GlacierMap: mapping glacier change in the Peruvian Andes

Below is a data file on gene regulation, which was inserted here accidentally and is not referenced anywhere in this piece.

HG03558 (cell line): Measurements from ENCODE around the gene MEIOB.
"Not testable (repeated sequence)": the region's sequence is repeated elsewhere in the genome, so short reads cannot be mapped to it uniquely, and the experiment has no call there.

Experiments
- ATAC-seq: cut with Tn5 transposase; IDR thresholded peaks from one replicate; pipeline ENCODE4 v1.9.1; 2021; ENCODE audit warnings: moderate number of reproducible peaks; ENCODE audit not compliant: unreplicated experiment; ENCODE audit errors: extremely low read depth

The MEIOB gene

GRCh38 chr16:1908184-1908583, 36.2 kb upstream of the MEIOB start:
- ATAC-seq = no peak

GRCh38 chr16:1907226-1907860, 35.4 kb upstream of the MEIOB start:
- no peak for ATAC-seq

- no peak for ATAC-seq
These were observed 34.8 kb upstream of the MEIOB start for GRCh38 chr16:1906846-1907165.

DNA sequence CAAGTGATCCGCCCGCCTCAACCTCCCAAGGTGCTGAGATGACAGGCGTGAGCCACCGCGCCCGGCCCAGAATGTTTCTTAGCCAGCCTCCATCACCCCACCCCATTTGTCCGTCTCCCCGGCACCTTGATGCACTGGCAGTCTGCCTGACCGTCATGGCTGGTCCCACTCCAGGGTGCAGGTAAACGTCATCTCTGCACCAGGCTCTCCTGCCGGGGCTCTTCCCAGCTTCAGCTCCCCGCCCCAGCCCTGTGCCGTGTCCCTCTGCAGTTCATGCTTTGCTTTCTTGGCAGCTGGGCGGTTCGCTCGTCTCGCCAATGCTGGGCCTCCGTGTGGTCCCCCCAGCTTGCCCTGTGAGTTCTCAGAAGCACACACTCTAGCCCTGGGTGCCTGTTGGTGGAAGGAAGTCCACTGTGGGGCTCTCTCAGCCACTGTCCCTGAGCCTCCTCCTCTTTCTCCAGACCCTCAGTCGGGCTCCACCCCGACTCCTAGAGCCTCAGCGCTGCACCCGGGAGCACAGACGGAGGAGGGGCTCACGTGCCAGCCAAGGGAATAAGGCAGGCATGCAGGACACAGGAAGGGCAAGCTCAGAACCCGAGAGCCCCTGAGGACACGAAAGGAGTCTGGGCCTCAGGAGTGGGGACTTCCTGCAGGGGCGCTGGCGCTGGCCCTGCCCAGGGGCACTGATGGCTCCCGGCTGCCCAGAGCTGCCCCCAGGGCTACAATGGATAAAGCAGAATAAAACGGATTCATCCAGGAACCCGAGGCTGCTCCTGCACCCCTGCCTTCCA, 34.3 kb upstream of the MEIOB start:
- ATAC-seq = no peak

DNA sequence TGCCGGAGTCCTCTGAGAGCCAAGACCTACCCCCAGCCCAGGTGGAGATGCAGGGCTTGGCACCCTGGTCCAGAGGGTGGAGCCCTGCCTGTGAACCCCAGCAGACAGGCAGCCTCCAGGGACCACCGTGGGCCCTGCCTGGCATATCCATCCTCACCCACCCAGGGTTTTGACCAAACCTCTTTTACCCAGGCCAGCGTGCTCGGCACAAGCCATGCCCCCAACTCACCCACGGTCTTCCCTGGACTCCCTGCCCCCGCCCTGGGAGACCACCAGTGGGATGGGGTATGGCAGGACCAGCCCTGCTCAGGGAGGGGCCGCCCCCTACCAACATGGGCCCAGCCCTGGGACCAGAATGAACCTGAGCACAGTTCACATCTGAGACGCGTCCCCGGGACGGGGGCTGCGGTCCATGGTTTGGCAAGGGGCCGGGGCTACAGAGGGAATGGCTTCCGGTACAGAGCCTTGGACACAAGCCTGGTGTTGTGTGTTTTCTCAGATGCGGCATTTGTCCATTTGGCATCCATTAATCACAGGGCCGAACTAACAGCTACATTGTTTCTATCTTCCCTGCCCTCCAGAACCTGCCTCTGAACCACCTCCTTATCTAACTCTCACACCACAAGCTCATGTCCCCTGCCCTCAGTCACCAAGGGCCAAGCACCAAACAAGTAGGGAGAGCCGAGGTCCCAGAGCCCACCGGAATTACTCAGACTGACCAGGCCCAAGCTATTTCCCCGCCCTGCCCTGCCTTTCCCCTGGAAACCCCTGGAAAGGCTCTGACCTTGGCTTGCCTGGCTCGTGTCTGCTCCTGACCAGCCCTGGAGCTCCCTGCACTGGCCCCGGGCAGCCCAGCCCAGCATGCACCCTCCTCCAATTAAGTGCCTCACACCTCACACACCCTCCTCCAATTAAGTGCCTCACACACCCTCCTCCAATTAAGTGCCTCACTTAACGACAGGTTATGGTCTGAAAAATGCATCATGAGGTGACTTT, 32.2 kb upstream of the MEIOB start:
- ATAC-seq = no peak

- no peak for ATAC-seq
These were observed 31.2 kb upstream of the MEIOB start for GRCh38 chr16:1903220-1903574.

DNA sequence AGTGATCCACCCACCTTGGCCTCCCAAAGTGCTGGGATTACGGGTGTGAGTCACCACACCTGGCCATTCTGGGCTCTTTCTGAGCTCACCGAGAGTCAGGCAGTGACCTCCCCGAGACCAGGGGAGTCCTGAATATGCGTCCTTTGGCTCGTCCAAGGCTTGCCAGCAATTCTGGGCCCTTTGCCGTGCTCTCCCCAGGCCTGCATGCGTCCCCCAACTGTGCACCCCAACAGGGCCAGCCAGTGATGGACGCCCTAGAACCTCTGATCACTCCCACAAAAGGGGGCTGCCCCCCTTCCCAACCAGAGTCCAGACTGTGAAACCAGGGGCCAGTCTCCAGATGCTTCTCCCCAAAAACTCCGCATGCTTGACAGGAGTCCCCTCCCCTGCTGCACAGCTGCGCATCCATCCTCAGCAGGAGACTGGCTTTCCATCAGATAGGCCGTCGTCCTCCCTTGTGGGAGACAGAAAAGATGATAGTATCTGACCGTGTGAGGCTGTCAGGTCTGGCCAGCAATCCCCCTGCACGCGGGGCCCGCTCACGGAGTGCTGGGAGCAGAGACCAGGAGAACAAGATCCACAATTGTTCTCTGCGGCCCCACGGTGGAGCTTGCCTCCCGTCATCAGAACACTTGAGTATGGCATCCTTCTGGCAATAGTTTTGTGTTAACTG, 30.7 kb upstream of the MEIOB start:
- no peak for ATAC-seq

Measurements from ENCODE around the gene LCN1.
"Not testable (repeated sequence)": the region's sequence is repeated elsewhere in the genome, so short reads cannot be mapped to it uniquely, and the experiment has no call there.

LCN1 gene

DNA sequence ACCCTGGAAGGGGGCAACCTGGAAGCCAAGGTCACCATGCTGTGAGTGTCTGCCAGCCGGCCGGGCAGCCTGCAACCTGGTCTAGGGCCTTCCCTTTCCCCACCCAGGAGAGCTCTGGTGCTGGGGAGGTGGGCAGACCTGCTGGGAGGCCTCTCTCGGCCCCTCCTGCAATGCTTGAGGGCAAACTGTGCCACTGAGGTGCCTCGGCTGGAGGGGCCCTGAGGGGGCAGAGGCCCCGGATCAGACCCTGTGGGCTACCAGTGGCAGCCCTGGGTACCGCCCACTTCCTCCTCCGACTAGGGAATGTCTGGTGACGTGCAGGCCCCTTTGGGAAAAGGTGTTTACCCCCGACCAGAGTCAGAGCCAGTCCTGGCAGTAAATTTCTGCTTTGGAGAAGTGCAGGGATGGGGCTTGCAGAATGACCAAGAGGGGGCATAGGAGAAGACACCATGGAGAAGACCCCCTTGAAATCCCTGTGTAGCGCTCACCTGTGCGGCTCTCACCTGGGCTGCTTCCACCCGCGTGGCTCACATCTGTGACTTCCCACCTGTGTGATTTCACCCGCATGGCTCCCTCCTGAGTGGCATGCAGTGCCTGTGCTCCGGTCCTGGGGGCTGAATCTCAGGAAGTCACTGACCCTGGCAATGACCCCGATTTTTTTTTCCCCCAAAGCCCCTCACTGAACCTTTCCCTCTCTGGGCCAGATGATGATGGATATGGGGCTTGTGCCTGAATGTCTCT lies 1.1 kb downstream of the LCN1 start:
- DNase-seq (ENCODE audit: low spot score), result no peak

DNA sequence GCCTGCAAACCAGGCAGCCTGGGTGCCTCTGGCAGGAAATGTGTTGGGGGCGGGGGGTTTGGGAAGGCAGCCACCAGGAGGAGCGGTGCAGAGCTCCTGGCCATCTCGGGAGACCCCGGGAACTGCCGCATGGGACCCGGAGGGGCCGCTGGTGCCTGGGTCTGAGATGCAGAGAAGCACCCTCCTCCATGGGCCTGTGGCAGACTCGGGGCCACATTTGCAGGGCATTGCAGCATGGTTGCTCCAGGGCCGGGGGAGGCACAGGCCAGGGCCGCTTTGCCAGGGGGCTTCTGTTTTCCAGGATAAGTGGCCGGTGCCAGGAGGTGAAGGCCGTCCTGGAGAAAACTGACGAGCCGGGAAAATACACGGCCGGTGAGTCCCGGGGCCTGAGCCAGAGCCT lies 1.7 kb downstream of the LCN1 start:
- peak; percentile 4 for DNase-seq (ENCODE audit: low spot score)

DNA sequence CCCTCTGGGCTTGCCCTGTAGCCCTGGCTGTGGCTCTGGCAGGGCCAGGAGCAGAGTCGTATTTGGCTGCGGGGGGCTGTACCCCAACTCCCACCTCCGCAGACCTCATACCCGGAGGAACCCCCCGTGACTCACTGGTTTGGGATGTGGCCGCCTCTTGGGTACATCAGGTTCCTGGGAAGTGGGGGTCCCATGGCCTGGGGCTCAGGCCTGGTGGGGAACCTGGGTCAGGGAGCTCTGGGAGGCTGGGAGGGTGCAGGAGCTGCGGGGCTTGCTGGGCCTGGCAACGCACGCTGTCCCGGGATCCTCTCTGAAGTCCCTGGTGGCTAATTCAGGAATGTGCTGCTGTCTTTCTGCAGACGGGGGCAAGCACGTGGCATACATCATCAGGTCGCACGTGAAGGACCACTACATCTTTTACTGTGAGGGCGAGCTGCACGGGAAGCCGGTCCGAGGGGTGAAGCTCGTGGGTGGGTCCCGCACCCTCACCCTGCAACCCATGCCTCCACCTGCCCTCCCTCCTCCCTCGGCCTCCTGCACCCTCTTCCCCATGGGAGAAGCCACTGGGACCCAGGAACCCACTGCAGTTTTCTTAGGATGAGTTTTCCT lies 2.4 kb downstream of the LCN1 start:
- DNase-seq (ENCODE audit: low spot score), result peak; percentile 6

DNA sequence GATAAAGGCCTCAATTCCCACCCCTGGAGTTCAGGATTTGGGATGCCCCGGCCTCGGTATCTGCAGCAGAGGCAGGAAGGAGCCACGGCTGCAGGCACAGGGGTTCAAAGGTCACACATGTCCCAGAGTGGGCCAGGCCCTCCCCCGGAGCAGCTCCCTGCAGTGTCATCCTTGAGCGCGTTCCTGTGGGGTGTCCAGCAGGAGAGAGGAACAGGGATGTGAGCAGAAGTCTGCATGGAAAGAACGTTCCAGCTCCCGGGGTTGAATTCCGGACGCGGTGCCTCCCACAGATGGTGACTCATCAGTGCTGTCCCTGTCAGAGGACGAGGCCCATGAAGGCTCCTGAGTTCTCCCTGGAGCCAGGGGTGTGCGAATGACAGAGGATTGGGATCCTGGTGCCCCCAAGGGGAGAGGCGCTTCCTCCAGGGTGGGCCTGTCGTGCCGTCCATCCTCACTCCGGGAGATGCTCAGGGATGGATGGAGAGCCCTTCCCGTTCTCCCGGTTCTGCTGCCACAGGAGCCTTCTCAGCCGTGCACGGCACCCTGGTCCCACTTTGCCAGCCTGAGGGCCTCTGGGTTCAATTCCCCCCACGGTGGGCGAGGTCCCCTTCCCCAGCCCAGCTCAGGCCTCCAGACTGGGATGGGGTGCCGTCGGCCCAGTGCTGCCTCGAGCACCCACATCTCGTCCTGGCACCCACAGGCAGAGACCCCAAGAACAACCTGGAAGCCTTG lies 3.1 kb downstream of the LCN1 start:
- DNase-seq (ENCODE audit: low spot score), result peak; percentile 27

The Cordillera Blanca in the Peruvian Andes is the world’s most glaciated tropical mountain range, however over the last four decades glacier extent has reduced by 25%, with significant implications for freshwater resources. Glaciers are essential to water supplies in the Cordillera Blanca for domestic water consumption, agriculture, industry, and hydroelectricity production within the increasingly populated region. For mountain communities in the Cordillera Blanca, glacial melt provides up to two thirds of dry season water supply and up to 91% during drought years. The impact of glacier retreat on downstream stakeholders is thus extremely important for water, food, and energy security, yet these issues remain poorly communicated to the public. To address this we have designed a citizen science project, GlacierMap, which will enable participants to map glacier outlines in the Cordillera Blanca from satellite imagery across multiple time periods using a free web-based mapping tool. GlacierMap is funded by UKRI, and will contribute to the creation of a new database for glacier area change, and help to increase public awareness of mountain glacier retreat, changes to meltwater production, and implications for water, food, and energy security. Secondary school geography participants in the UK have been identified as the primary target audience for this pilot project to maximise the added value of the activity: upskilling of GIS, raising the profile of glaciology in education, and increasing awareness of the downstream impacts of glacier retreat. The results of this pilot project will feed directly into the NERC-funded (Newton Fund) SIGMA project by helping to inform patterns of glacier change in the region, which together with hydrological data will be used to assess future risk to water supply. Following analysis of the success of the tool for data generation and learning, GlacierMap will also be used within the SIGMA project for both educational and stakeholder engagement activities in Peru.